Depending on the particular needs of the laser system or other larger system considerations, the repositioning of the tripling crystal with respect to the input laser beams can be triggered in a number of different ways. Most simply, the user upon noticing degradation in performance could trigger a repositioning operation in which the tripling crystal is moved so that the laser beams pass through a portion of the crystal previously unused and undamaged. While simple, this strategy may be counterproductive as a practical matter, since there may be a tendency for the user to associate all performance problems with degradation of the tripling crystal and may make unproductive adjustments to the position of the tripling crystal. Consequently, it is desirable for the FIG. 9 embodiment to include a memory that stores the last one or two or more occupied positions of the tripling crystal. If, after a repositioning operation there is little or no improvement in laser performance (i.e., under 10% or even 20% improvement), the repositioning operation could be reversed so that the tripling crystal occupies the previous position. The ability to recover the previously occupied position is desirable not only for this relatively manual configuration of the FIG. 9 tripling crystal assembly, but also in the more automated configurations discussed below. In an alternative, it would be possible for more than one forward step be made to check for improvements, after which if improvements are not found the system could be made to automatically or manually step back through previous positions.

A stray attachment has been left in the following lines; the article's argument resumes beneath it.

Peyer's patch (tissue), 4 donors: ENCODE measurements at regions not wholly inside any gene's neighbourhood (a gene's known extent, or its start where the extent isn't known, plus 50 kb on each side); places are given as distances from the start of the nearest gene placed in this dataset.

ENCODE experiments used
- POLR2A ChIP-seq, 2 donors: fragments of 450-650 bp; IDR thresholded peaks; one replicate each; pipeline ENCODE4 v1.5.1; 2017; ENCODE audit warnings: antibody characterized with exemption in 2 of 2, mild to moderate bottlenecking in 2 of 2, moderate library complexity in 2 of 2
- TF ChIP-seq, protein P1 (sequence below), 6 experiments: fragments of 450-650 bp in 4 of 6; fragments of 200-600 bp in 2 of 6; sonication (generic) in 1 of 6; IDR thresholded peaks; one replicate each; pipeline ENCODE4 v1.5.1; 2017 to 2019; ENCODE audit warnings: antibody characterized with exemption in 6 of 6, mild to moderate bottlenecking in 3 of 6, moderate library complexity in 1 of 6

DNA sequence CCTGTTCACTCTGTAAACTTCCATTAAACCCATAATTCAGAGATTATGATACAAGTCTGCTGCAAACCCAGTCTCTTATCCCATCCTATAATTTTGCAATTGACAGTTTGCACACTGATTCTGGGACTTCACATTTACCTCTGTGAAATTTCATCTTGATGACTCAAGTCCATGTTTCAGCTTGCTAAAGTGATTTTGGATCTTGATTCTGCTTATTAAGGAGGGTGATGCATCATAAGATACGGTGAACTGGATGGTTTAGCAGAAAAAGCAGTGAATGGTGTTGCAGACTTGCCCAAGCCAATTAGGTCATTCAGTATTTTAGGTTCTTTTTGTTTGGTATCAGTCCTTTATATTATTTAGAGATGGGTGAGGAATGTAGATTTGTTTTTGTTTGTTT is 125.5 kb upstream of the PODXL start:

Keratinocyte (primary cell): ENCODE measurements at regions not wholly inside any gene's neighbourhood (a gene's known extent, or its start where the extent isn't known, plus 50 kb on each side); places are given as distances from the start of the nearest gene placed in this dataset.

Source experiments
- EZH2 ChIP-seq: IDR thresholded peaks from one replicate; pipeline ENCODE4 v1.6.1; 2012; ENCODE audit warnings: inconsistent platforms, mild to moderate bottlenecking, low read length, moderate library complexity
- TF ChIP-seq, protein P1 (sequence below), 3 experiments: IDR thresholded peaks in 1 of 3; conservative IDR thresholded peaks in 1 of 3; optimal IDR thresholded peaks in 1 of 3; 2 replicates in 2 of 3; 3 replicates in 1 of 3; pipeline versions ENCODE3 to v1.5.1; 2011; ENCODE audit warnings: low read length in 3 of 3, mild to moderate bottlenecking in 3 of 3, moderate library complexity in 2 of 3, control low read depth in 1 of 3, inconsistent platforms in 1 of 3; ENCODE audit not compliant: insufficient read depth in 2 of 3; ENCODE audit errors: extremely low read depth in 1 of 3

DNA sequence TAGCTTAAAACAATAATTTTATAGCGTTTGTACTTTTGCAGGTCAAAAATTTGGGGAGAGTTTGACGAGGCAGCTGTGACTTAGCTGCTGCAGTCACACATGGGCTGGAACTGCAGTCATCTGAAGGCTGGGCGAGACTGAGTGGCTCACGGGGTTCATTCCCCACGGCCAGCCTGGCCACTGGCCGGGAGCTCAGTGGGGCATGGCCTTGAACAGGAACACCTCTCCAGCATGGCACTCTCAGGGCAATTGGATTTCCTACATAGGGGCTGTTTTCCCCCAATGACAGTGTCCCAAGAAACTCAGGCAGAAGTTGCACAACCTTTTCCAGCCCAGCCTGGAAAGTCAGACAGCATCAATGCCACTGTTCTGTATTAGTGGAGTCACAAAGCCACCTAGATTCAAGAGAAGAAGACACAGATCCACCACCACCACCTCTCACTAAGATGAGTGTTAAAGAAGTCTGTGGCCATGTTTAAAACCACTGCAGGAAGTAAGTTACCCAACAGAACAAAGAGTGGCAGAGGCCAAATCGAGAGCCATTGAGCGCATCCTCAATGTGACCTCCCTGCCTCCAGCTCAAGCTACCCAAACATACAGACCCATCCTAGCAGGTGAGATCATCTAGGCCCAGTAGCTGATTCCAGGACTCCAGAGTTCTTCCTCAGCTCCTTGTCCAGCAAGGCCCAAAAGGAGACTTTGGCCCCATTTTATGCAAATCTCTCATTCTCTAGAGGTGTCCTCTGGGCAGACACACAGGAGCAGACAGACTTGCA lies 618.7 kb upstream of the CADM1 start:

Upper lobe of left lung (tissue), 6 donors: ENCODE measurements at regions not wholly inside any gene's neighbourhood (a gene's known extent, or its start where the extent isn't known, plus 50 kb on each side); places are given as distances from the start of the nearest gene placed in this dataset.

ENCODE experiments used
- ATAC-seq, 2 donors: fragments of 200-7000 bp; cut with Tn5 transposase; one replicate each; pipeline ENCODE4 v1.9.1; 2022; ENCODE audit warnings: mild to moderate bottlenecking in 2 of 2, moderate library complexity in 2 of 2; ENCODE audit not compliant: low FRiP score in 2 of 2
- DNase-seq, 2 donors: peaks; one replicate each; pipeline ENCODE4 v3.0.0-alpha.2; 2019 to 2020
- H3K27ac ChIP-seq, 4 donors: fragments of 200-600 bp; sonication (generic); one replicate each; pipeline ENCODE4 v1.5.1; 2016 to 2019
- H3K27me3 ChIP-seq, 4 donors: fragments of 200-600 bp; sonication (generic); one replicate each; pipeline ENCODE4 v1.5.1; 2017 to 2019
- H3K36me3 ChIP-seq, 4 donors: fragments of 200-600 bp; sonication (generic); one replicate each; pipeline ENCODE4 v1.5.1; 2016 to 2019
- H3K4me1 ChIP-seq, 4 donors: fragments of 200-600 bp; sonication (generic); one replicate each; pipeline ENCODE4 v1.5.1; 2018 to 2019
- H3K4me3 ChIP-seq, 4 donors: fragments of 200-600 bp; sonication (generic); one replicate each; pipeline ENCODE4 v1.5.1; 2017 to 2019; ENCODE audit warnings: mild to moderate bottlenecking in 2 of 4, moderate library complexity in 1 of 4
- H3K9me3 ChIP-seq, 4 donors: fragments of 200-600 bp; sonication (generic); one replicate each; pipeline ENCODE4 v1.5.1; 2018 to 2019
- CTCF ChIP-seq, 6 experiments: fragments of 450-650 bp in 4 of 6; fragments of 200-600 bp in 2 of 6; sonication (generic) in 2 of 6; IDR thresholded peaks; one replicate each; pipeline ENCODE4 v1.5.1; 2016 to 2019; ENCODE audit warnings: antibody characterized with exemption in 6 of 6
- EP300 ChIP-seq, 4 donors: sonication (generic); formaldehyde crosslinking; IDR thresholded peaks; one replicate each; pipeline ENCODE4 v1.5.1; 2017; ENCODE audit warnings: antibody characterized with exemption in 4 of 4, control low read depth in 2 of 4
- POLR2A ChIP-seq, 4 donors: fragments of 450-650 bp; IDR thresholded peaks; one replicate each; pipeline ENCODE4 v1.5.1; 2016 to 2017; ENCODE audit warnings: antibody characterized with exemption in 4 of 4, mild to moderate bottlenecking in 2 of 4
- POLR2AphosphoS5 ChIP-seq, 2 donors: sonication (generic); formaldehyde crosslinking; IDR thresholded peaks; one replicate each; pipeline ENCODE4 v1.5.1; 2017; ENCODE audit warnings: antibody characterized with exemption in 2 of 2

As an alternative to the relatively manual repositioning operation discussed above, a memory may be provided that stores the total hours of operation for the FIG. 1 laser system either within the computer 96 or accessible to the computer 96. The time period for performing the positioning operation can be stored within the computer 96 in a preset style based on the manufacturer's knowledge of performance and lifetime characteristics. Alternately, the time for repositioning can be made settable by the user based on the user's experience with the laser system in the user's target applications. For these and other embodiments of the repositioning system, it may be desirable to store a history of all of the positions through which the laser beams passed through the history of a particular tripling crystal. Such systems perform repositioning operations in a manner that first checks the history of previously occupied positions and performs repositioning to avoid previously occupied positions.